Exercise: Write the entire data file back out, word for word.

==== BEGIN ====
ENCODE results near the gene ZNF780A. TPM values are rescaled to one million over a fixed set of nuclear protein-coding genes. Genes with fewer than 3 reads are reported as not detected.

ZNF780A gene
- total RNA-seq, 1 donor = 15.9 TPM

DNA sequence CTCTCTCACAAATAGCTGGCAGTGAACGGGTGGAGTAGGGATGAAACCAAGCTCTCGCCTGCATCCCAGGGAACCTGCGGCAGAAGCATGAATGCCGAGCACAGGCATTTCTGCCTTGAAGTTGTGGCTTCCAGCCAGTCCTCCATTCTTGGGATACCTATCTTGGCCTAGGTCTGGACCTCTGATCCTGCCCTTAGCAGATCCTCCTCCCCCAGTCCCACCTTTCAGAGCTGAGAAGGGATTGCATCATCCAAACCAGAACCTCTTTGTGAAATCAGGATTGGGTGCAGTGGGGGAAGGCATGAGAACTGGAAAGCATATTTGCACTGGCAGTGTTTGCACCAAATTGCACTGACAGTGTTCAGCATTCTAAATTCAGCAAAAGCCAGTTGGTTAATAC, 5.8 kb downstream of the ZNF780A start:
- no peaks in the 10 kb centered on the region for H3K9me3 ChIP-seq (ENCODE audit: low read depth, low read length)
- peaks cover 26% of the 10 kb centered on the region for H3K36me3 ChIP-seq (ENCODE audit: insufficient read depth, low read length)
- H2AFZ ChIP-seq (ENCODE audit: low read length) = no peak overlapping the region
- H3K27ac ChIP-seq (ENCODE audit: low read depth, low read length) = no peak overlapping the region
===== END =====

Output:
ENCODE results near the gene ZNF780A. TPM values are rescaled to one million over a fixed set of nuclear protein-coding genes. Genes with fewer than 3 reads are reported as not detected.

ZNF780A gene
- total RNA-seq, 1 donor = 15.9 TPM

DNA sequence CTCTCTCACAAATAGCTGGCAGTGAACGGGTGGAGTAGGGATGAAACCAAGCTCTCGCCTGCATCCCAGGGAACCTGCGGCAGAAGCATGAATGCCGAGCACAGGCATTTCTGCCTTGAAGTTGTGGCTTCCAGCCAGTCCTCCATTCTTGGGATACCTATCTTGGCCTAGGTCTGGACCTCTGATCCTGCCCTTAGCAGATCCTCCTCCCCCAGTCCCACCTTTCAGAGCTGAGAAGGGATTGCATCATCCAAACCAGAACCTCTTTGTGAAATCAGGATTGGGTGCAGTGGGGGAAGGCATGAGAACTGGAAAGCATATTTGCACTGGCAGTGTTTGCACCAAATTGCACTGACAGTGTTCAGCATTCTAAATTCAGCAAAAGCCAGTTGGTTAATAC, 5.8 kb downstream of the ZNF780A start:
- no peaks in the 10 kb centered on the region for H3K9me3 ChIP-seq (ENCODE audit: low read depth, low read length)
- peaks cover 26% of the 10 kb centered on the region for H3K36me3 ChIP-seq (ENCODE audit: insufficient read depth, low read length)
- H2AFZ ChIP-seq (ENCODE audit: low read length) = no peak overlapping the region
- H3K27ac ChIP-seq (ENCODE audit: low read depth, low read length) = no peak overlapping the region